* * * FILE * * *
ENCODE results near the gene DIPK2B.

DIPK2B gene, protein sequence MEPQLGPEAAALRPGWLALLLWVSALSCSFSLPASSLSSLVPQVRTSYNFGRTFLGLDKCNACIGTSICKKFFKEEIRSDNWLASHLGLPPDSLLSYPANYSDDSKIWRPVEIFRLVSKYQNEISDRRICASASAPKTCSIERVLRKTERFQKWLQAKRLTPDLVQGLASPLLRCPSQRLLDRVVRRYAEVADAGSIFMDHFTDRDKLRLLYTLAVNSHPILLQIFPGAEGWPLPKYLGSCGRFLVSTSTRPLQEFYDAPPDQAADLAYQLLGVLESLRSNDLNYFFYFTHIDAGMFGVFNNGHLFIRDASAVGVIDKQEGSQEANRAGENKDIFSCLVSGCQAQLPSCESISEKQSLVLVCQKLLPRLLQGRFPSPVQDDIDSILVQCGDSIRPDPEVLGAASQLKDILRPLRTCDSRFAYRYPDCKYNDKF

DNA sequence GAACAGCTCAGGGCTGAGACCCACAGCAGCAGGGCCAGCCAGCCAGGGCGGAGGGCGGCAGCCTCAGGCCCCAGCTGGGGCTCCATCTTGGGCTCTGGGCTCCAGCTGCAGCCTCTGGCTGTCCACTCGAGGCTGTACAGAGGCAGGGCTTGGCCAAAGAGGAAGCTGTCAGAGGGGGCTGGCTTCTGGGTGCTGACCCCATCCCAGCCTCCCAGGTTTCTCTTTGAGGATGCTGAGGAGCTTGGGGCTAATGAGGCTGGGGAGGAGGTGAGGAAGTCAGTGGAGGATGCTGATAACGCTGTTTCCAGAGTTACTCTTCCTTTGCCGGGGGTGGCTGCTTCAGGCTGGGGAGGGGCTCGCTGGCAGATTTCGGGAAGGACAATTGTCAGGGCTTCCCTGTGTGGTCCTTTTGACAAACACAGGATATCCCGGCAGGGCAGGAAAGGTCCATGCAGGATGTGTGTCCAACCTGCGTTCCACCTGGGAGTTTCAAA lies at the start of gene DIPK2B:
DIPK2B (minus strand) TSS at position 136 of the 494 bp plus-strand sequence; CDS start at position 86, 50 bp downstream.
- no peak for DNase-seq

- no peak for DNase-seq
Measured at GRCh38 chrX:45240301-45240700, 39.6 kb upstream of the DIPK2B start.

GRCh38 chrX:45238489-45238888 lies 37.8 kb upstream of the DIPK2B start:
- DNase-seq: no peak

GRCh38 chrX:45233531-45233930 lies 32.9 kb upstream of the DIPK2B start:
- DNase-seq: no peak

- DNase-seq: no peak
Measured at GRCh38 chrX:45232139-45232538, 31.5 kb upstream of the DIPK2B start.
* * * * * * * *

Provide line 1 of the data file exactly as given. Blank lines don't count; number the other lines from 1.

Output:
ENCODE results near the gene DIPK2B.